Wednesday, May 16, 2012

The Edgar G. Ulmer Week: The Man from Planet X (1951)

Edgar G. Ulmer tried his hand on sci-fi as a director three times during his lifetime and the first one was the quite original The Man from Planet X, famous for probably being the first pure alien-invasion movie ever made (aliens invaded earth before this movie, but then in Superhero-serials and similar, and this must be considered on of the first of its kind). It was shot in six days on a budget on 41000 dollar, but the great sets (borrowed from 1948's Joan of Arc) and the slick directing of Ulmer makes it looks like at least 100 000 dollar more.

Journalist John Lawrence (Robert Clarke) travels to a remote Scottish island to interview doctor Elliot (Raymond Bond), a famous astronomer, about a strange planet coming closer towards earth. John is a childhood friend of the doctors daughter Enid (Margaret Field) and they are of course glad to see each other again. Elliot works together with the sinister doctor Mears (William Schallert), who's more greedy than interesting in saving mankind. One evening John and Enid finds a strange object on the moor, something that looks like a very small rocket or satellite. Shortly thereafter a spaceship lands and strange things starts to happen...

Ulmer uses his budget well and The Man from Planet X turns out to be a very intelligent and interesting early alien invasion flick, partly because it sets some of the "rules" that has been used in most other movies of the same kind afterwards, but also because it dares to be original and unpredictable. Robert Clarke is a classic Ulmer-hero, very friendly and very smart - a true gentleman without any hidden agendas or any obviously sexual interest in the heroine - it's all very romantic. Margaret Field plays a smart and witty heroine (she's the mother of Sally Field also, which I had no idea about!) but at one point she's sedated because she's in such a shock after seeing the alien creature - something that only could happen in movies from this time!

The alien, or spaceman, is an interesting character himself. With a face like an African mask, or maybe he just have a face with very little expressions, he's damn eerie and his inability to speak makes he even more scarier. With a blank face and often standing in the shadow with very little or no movements at all he's easily the weirdest spaceman from the fifties, maybe not in appearance - but his whole aura. The planet he comes from is quite interesting, the one coming closer to earth. I guess I'm not the only one realizing the planet itself is quite close resembles Melancholia, the planet in Lars Von Trier's movie with the same name. Even her the earth is on the brink of disaster, but like in more or less every sci-fi movie from the fifties everything works out okay in the end.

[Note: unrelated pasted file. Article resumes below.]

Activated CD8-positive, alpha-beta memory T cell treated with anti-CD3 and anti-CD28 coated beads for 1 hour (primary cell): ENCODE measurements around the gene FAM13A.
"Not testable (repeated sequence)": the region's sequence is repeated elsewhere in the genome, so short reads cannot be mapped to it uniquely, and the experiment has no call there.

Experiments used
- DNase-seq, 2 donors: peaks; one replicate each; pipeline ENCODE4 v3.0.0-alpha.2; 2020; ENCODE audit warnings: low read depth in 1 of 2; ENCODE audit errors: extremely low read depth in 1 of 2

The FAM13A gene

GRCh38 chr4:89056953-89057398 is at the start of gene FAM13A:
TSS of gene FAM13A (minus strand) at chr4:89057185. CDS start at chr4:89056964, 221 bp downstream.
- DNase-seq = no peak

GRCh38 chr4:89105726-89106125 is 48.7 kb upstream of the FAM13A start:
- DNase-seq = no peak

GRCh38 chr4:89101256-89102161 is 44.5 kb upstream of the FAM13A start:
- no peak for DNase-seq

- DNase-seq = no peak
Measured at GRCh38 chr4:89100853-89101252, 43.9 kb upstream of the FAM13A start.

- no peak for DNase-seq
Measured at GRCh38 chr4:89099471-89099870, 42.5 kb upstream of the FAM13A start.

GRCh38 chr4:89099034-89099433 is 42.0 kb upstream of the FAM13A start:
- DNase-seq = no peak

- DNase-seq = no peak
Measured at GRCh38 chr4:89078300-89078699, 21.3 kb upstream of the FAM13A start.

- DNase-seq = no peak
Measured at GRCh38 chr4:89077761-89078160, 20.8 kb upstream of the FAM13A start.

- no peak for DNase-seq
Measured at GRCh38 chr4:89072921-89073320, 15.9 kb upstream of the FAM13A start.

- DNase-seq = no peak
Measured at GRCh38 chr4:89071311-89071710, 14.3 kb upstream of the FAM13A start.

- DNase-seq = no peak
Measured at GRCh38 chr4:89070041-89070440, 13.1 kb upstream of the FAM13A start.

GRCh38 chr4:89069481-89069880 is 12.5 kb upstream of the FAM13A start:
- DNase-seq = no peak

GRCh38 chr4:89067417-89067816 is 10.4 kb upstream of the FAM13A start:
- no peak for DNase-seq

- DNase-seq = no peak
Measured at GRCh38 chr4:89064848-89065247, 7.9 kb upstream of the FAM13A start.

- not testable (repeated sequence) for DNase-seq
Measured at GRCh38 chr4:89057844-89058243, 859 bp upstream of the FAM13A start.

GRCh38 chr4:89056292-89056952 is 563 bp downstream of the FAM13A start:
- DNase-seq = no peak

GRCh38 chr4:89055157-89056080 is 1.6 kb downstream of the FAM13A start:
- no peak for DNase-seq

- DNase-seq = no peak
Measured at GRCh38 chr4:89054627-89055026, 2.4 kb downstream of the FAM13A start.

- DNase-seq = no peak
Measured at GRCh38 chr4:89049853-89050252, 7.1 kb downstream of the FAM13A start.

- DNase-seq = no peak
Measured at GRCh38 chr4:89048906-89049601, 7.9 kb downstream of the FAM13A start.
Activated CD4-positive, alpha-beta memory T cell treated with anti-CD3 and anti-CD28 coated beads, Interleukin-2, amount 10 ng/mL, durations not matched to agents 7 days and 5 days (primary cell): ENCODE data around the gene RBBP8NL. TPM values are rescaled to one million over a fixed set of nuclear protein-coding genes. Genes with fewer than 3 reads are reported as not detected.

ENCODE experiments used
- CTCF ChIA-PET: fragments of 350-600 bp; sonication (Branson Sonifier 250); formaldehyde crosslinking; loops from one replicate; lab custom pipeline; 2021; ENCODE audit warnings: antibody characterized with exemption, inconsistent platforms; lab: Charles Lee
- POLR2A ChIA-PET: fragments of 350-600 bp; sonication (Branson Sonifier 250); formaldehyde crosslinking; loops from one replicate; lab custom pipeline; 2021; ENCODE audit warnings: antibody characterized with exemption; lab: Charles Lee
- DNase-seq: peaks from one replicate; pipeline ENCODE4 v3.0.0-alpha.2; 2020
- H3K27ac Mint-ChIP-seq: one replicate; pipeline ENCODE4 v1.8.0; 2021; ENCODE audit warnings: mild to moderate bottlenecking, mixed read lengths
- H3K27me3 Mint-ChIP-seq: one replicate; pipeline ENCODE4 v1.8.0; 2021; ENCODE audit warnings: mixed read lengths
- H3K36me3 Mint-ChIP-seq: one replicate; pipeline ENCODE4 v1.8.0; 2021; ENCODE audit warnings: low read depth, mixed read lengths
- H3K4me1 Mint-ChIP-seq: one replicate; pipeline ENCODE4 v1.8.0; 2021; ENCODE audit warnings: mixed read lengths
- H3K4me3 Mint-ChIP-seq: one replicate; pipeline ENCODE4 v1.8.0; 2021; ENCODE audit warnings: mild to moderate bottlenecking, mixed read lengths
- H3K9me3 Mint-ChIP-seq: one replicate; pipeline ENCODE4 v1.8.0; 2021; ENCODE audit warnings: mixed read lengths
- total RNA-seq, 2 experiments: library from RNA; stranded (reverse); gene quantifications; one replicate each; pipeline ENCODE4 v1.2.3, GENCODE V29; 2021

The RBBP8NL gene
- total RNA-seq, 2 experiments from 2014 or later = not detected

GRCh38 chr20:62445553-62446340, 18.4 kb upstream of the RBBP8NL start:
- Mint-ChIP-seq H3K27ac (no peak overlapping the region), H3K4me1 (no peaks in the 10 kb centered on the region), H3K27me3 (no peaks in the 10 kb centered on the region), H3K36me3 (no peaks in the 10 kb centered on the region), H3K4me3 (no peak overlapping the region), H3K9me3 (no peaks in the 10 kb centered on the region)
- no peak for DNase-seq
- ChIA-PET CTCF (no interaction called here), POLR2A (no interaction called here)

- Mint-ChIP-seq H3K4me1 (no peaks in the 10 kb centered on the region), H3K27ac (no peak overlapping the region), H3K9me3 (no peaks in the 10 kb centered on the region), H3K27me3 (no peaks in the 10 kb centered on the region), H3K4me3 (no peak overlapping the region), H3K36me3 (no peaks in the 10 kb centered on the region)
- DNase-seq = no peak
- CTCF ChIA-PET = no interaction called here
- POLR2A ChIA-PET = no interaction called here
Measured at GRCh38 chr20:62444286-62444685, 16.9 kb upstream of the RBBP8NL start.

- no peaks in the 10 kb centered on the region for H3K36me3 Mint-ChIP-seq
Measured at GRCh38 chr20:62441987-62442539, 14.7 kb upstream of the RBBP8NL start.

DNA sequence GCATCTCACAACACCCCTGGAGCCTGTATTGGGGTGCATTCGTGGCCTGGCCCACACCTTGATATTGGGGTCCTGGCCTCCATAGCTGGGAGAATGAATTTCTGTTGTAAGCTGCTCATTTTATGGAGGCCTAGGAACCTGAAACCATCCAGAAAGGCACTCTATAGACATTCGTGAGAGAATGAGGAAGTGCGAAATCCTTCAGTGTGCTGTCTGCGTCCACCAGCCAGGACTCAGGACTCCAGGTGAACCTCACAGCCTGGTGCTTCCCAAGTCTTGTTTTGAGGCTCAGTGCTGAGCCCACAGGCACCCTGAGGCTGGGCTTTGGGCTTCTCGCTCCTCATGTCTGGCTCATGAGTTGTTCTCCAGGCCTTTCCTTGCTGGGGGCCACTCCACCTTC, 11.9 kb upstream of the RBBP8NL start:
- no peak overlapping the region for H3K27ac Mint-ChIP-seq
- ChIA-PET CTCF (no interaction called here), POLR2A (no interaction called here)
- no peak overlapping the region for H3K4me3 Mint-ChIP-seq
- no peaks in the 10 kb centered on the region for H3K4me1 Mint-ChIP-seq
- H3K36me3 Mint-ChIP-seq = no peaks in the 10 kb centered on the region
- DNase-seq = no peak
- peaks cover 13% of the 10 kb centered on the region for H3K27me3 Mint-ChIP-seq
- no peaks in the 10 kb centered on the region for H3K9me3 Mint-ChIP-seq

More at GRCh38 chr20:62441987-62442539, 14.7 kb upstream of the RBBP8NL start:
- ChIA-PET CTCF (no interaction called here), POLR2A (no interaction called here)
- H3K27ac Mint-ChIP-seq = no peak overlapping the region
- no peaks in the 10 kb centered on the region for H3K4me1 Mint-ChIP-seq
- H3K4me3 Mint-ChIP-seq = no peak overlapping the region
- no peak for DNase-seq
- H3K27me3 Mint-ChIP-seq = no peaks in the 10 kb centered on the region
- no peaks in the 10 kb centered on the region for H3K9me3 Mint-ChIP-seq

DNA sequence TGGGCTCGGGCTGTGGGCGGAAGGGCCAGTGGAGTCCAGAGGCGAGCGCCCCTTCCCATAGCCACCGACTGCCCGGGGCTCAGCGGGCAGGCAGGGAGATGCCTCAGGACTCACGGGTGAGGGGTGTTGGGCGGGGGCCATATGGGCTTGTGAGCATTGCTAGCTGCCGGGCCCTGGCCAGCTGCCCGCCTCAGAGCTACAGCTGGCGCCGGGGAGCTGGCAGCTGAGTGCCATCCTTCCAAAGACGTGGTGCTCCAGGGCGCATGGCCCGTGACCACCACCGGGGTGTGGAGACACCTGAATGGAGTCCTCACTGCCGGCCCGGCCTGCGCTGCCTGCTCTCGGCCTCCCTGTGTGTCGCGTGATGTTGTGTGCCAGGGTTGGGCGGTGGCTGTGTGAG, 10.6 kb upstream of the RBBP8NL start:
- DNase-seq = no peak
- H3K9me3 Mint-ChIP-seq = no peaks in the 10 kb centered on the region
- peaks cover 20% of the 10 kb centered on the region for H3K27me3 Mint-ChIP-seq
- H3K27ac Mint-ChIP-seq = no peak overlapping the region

The Man from Planet X is another proof that you don't need that much to create a good movie. For geeks who's raised on Star Wars and 2001 this might be a very silly and stupid movie, but of course it's not. The script is water-tight - with the usual exceptions of the liberal views of scientific facts that always caused older sci-fi movies to have a certain degree of silliness - but most important, the characters and storyline works out well. You can find, if I'm not remembering it wrong, this movie released on MGM's Midnite Movies label.


Anonymous said...

"Ulmer uses his budget well"

Yeah, many directors in those days had to...I guess they would been fired otherwise.

Great review Ninja.

Ninja Dixon said...

Thank you! Happy you enjoyed it!

Yeah, but Ulmer is a lot more ambitious with his low budgets. I've never seen anything like it. Maybe Roger Corman.

Phantom of Pulp said...

THE MAN is a favorite. The film has a dreamy quality. It's sad the way he is treated.